Mr KELLY - The principle of the minimum wage levels up, but also levels down, and prevents workmen from rising above their fellows and becoming recruits to the ranks of employers. One of the principal safeguards of our present society is afforded by the constant change of the employe into the employer, and if we restrict the operation of natural laws in this respect we shall adopt a very dangerous course. Whilst under a restrictive system such as that now proposed, the employed cannot rise to the position of an employer,, there is nothing to prevent the incapable employer from being crushed out. Therefore, we shall gradually have fewer and fewer employers, until eventually there will be only the State left. I was very much amused on opening a letter to-day to find myself confronted with a question, printed in black type - " What is socialism?" That seemed to be very much in the nature of a puzzle, but I think that the enterprising journalist who prompted that question would soon find his answer if the Bill now before us were to be allowed to operate for a term of years. If the principles of the measure now before us were fully applied for a generation, we should, in those pleasant days, find that an honorable member's child would be born in the State hospital, and forthwith be handed over to the State matrons - because personal ownership in babies would no doubt be sternly discountenanced. The citizen would probably be wedded, if it were thought advisable, to a 'State wife, and he would go down the path of years until eventually he would be handed over to a State Board of Extermination, and undergo euthanasia in the State lethal chamber. That, would be a very happy age. To come back to the unhappy state of things existing to-day, the two principles of the common rule and the minimum wage would probably act in such a way that the State would eventually become the only manager of enterprise in the Commonwealth. We find that it is proposed to erect a Court upon practically the same lines as that which has been established in New South Wales, upon the bench of which there is a representative of labour and a representative of capital. In New South Wales we find that the Court is practically a ring in which two of its judges pound each other with 4-oz. gloves, whilst the other holds the sponge. There is nothing judicial about its proceedings. Two of its members are appointed for a period of five years, at the end of which time they present themselves for reelection. In such circumstances, they are constantly "barracking" for their own side. I do not think it is either creditable or useful to the community to have individuals able to sit upon the Bench in the capacity of partisans, rather than of Judges. If we must have this principle - and I suppose we must - we should insist that the Bench shall be kept free from all partisanship. I agree with the honorable member for North Sydney that special representatives should be chosen in connexion with each dispute. I am almost inclined to go further, and to say that as far as possible, a man should be ineligible for re-election to a seat upon the Bench as the representative of any particular class.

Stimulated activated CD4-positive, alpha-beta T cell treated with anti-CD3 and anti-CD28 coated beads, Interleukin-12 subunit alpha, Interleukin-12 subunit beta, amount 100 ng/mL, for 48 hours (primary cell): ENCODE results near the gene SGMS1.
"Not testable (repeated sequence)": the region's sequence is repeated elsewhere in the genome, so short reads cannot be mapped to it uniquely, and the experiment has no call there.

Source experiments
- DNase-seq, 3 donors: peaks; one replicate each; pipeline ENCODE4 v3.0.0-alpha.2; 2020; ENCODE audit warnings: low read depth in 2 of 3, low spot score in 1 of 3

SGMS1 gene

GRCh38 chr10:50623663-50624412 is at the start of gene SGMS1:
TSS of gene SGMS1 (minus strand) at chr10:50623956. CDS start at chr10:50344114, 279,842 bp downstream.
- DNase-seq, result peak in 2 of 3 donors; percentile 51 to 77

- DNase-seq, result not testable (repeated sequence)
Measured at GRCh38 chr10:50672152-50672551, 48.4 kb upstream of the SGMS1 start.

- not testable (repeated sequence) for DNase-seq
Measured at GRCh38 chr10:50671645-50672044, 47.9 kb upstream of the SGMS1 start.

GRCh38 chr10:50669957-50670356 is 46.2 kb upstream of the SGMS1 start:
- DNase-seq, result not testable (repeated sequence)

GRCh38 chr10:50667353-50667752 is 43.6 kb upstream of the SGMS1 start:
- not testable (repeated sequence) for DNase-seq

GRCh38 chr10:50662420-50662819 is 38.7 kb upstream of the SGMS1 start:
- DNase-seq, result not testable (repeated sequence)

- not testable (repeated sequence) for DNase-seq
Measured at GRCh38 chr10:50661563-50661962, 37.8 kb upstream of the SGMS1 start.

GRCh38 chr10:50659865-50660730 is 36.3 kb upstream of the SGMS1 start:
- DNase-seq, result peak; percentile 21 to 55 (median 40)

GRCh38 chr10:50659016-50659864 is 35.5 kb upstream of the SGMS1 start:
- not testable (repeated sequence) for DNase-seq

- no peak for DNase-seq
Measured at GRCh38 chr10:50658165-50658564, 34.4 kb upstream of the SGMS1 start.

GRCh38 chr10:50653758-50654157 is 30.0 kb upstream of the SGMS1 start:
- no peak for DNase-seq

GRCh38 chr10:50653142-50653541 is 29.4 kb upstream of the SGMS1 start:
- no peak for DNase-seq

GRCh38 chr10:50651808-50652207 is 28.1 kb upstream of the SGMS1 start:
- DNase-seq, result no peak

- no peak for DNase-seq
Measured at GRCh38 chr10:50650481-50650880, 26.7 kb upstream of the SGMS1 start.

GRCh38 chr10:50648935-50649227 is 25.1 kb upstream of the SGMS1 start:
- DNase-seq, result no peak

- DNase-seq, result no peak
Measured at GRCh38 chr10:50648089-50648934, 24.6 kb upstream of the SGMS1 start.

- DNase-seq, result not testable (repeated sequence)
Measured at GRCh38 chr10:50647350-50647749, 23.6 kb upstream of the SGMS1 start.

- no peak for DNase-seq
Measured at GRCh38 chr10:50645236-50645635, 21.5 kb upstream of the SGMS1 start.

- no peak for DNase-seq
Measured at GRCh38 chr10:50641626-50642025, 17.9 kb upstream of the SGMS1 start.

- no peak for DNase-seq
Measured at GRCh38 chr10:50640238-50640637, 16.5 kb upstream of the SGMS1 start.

Mr Spence - That would make the members of the Court still more partisan.

Mr KELLY - I do not think so. I believe that the Judge could be given power to object to any man whom he regarded as elected to act as a dishonest partisan. Of course there are a number who simply regard this Bill as a means of gaining further political influence for the leaders, of labour. Personally, I think there is more behind it than that. But whilst we have a trades union acting as an industrial union - as we have in New South Wales - I believe there is a great deal in that contention. A trades union is a voluntary organization. It can frame any rules that it chooses,' because the individuals who join it do so voluntarily. An industrial union, on the other hand, is one which the State compels ' individuals to join at the peril of their livelihood; consequently an industrial union should be kept absolutely free from anything in the nature of political propaganda work, whether it be by way of levying subscriptions for a political fund or of running newspapers. If we are to have industrial unions, not only ought we to schedule the rules which they shall have, but also the rules which they shall not have. If we are to compel persons to join industrial . unions, let us make perfectly sure that we do not sacrifice their political liberty as well as their individual industrial freedom.

Mr Tudor - Does not the honorable member think that they know what they are doing ?

Mr KELLY - I have no doubt upon that point, but it is evident that many persons do not wish to join, the trades unions, or thev would have done so years ago. This Bill, however, will compel them to join those organizations. The honorable member is aware of the litigation which has ensued for some time in New South Wales between two of the shearers' unions.